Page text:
10 October 2023
By: Lloyd Phillips
South Africa’s Brahman cattle breed continues to thrive. However, individual breeders have been urged to start sharing more of their registered animals’ performance data to enhance the national herd.
All 378 registered members of the Brahman Cattle Breeders Society of South Africa have been asked to regularly provide comprehensive performance data of their registered animals.
The data is crucial to keep the breed relevant amid continuously changing market and environmental conditions.
At Brahman SA’s 2023 annual meeting in the KwaZulu-Natal Midlands, breed director Sietze Smit said only 60% of registered breeders voluntarily submit performance data in addition to mandatory birth weight data.
The additional data includes weaning weight, final weight, adult cow weight, scrotum circumference, days to calving, body condition, hip height, sheath/udder scoring, docility, and the results of phase C and phase D tests.
Wayne Porter, president of Brahman SA, said: “The breed has made significant progress in keeping up with scientific developments vital to the breed. I encourage you to continue submitting weaning weights and performance data. Also, samples for genotyping of herd sires and influential female animals.”
South Africa has 57 140 registered Brahman cattle: 39 521 females and 17 619 males.
Smit said one of the many benefits of having diverse performance data is that the offspring of a single bull whose semen is used by different breeders in various production environments can be closely monitored. These offspring’s individual performances can be used to generate more accurate breeding values for the bull.
Brahman SA’s regional representatives reported that demand and prices for Brahman cattle have varied from fair to high over the past year. This was promising, considering beef prices were on a downward spiral until recently, and in the context of various disease outbreaks.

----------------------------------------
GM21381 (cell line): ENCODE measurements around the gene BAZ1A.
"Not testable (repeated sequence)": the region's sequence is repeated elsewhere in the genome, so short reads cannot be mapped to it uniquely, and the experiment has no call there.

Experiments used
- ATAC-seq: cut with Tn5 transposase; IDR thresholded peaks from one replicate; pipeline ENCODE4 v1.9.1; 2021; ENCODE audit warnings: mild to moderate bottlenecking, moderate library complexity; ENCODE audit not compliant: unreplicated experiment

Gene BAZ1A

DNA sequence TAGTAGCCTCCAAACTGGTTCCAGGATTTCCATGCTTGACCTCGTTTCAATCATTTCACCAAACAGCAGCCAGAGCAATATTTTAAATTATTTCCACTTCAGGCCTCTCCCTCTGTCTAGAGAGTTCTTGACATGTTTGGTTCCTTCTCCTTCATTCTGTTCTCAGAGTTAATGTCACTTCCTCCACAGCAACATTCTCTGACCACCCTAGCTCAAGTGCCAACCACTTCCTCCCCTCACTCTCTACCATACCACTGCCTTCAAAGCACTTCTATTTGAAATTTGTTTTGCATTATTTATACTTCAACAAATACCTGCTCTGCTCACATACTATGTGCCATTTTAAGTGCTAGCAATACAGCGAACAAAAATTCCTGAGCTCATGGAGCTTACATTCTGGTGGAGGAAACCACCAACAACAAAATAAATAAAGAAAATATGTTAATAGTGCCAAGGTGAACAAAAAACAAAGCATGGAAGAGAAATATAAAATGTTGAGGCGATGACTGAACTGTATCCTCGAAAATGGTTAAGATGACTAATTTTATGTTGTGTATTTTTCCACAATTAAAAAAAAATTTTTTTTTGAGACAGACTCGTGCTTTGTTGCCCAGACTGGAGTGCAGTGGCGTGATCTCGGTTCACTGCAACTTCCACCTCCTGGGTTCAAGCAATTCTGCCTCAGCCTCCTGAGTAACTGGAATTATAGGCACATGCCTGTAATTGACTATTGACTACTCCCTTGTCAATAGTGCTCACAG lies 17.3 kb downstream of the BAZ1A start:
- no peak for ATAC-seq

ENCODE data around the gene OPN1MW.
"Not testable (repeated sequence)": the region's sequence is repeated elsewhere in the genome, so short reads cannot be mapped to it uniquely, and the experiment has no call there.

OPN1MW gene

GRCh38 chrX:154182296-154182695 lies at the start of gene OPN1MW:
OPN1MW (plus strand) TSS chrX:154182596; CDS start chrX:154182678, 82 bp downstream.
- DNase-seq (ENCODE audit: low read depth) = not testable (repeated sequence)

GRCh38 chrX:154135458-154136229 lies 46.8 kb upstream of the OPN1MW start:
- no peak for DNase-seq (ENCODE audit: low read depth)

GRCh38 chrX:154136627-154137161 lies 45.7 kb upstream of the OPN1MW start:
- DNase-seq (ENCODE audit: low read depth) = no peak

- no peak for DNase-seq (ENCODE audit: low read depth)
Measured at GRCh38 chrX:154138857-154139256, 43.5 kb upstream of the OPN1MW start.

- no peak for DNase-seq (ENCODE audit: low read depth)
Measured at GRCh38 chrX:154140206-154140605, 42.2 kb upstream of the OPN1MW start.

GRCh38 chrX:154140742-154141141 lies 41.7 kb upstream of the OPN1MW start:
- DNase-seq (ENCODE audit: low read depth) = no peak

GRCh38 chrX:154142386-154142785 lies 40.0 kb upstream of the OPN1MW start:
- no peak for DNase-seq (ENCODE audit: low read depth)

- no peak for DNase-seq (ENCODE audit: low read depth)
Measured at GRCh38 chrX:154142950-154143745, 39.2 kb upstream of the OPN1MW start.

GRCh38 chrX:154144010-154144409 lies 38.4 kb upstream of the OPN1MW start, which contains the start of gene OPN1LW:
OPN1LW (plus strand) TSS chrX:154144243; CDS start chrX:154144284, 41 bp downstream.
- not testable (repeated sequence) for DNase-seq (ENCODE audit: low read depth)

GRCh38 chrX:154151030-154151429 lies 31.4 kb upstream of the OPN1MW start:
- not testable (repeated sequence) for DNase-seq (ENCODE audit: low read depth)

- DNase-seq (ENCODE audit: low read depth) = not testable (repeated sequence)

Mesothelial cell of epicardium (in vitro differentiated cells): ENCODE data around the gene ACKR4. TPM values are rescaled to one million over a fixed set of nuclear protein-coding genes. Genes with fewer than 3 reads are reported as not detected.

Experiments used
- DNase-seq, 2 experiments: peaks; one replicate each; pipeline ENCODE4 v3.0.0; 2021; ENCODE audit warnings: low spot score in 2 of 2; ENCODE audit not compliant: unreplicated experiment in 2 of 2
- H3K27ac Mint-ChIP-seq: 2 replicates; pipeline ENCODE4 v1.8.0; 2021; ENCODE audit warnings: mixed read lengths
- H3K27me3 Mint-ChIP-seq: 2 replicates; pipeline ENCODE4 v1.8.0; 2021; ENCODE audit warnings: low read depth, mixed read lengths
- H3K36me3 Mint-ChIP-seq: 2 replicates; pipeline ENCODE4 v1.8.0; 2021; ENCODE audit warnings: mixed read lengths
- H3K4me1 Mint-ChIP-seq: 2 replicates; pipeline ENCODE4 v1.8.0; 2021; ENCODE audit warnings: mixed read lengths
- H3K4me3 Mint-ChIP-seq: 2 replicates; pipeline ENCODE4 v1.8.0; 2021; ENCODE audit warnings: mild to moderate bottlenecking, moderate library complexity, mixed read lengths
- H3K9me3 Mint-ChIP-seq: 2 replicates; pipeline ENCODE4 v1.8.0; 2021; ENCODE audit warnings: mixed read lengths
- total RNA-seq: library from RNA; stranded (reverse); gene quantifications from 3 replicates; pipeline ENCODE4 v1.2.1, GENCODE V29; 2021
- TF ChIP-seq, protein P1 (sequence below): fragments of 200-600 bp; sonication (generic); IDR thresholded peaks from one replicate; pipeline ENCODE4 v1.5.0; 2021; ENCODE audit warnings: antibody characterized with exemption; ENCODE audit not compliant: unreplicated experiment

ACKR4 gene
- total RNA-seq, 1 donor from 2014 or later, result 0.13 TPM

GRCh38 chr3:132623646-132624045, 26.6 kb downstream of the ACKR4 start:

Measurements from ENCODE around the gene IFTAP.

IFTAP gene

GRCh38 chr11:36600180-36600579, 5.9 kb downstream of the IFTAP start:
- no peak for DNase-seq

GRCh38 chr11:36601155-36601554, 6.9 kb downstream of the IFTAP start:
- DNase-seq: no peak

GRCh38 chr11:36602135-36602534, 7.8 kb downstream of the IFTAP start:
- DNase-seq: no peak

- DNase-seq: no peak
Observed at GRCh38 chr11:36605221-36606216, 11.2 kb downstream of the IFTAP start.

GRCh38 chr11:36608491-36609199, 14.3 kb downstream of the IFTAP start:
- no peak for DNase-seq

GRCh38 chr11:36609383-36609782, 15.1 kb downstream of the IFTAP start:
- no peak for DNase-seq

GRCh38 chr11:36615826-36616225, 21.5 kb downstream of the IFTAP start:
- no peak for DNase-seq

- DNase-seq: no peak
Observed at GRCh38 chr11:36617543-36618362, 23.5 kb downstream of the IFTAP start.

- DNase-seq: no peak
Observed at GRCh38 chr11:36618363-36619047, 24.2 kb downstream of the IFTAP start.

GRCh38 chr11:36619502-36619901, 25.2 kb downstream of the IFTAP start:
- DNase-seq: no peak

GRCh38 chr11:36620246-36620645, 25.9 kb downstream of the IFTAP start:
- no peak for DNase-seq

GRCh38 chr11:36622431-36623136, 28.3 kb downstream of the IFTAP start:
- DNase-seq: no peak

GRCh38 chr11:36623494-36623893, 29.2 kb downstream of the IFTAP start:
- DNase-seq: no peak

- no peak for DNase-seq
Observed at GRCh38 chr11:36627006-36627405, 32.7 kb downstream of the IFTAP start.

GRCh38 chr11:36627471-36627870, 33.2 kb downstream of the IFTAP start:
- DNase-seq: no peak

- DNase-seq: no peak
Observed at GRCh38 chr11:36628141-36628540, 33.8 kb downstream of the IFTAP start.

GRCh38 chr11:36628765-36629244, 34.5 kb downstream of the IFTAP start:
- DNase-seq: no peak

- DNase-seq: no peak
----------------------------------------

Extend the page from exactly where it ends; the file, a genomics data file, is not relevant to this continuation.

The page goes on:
“Exports to China and the Arab countries are increasing, which is beneficial for the local red meat industry. As prices improve, the demand for breeding animals will increase. We hope for good prices and that the demand for our breed will persist,” said Stephan Coetzee, Brahman SA’s council member in the North West region.
Michael French, representing the Northern, Eastern and Western Cape region, said three-day sickness and malignant catarrhal fever, commonly known as “snotsiekte”, made conditions challenging for Brahman and other cattle farmers. However, Brahman auctions in his region over the past 12 months yielded good results. “The 2023-24 rainy season is upon us, and I trust it will bring much-needed relief and benefits to farmers all over South Africa,” said French.
Ting Braithwaite, Brahman SA’s council representative for KwaZulu-Natal and Mpumalanga, said there were a series of breed promotion, training and education opportunities over the past 12 months. Livestock information days for developing cattle farmers, a cattle assessment course for beginners, farmer days for commercial farmers, and consumer education exhibitions at agricultural shows were offered.
“The Brahman breed has a strong position in the beef cattle market. We must work together to ensure that we grow this market and not allow obstacles to deter us,” Braithwaite said.